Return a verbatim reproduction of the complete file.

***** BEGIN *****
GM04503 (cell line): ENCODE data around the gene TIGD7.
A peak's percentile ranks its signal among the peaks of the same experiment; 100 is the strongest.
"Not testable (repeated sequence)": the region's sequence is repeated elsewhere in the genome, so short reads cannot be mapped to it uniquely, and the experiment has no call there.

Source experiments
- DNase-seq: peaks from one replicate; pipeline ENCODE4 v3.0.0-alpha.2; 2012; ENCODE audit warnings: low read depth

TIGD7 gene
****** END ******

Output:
GM04503 (cell line): ENCODE data around the gene TIGD7.
A peak's percentile ranks its signal among the peaks of the same experiment; 100 is the strongest.
"Not testable (repeated sequence)": the region's sequence is repeated elsewhere in the genome, so short reads cannot be mapped to it uniquely, and the experiment has no call there.

Source experiments
- DNase-seq: peaks from one replicate; pipeline ENCODE4 v3.0.0-alpha.2; 2012; ENCODE audit warnings: low read depth

TIGD7 gene